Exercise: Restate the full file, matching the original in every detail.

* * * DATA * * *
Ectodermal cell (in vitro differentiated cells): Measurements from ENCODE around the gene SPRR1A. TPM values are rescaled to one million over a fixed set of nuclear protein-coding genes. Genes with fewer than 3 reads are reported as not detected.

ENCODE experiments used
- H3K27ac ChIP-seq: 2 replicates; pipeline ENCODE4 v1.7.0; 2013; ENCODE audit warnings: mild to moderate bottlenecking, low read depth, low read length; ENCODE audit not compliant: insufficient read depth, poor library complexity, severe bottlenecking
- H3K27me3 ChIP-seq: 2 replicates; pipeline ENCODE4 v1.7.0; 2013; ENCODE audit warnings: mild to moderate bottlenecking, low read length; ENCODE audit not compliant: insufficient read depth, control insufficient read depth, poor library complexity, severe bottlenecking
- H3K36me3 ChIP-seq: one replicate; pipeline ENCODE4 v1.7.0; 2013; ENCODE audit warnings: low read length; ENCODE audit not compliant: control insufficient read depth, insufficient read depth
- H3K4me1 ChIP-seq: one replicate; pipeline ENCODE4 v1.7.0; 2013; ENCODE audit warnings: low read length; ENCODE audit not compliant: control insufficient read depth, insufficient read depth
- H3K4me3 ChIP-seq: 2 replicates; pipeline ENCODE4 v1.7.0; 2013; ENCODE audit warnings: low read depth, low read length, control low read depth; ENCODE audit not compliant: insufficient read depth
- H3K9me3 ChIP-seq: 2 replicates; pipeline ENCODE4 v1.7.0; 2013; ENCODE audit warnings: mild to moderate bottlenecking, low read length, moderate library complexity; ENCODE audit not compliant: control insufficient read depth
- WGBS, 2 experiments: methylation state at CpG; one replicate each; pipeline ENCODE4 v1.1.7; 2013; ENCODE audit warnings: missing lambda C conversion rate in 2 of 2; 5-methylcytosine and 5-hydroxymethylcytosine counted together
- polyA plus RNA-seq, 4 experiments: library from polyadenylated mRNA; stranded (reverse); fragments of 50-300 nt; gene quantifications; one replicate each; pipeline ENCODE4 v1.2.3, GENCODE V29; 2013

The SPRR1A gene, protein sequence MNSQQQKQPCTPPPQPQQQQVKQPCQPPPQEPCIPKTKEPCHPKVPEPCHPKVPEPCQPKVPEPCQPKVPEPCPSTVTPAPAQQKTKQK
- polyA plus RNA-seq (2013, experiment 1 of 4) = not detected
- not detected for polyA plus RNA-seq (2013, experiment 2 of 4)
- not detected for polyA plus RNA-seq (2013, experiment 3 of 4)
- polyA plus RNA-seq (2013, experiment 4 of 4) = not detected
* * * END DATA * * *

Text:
Ectodermal cell (in vitro differentiated cells): Measurements from ENCODE around the gene SPRR1A. TPM values are rescaled to one million over a fixed set of nuclear protein-coding genes. Genes with fewer than 3 reads are reported as not detected.

ENCODE experiments used
- H3K27ac ChIP-seq: 2 replicates; pipeline ENCODE4 v1.7.0; 2013; ENCODE audit warnings: mild to moderate bottlenecking, low read depth, low read length; ENCODE audit not compliant: insufficient read depth, poor library complexity, severe bottlenecking
- H3K27me3 ChIP-seq: 2 replicates; pipeline ENCODE4 v1.7.0; 2013; ENCODE audit warnings: mild to moderate bottlenecking, low read length; ENCODE audit not compliant: insufficient read depth, control insufficient read depth, poor library complexity, severe bottlenecking
- H3K36me3 ChIP-seq: one replicate; pipeline ENCODE4 v1.7.0; 2013; ENCODE audit warnings: low read length; ENCODE audit not compliant: control insufficient read depth, insufficient read depth
- H3K4me1 ChIP-seq: one replicate; pipeline ENCODE4 v1.7.0; 2013; ENCODE audit warnings: low read length; ENCODE audit not compliant: control insufficient read depth, insufficient read depth
- H3K4me3 ChIP-seq: 2 replicates; pipeline ENCODE4 v1.7.0; 2013; ENCODE audit warnings: low read depth, low read length, control low read depth; ENCODE audit not compliant: insufficient read depth
- H3K9me3 ChIP-seq: 2 replicates; pipeline ENCODE4 v1.7.0; 2013; ENCODE audit warnings: mild to moderate bottlenecking, low read length, moderate library complexity; ENCODE audit not compliant: control insufficient read depth
- WGBS, 2 experiments: methylation state at CpG; one replicate each; pipeline ENCODE4 v1.1.7; 2013; ENCODE audit warnings: missing lambda C conversion rate in 2 of 2; 5-methylcytosine and 5-hydroxymethylcytosine counted together
- polyA plus RNA-seq, 4 experiments: library from polyadenylated mRNA; stranded (reverse); fragments of 50-300 nt; gene quantifications; one replicate each; pipeline ENCODE4 v1.2.3, GENCODE V29; 2013

The SPRR1A gene, protein sequence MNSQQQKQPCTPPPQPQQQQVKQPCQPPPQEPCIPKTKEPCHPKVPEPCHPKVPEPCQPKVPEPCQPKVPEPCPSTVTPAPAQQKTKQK
- polyA plus RNA-seq (2013, experiment 1 of 4) = not detected
- not detected for polyA plus RNA-seq (2013, experiment 2 of 4)
- not detected for polyA plus RNA-seq (2013, experiment 3 of 4)
- polyA plus RNA-seq (2013, experiment 4 of 4) = not detected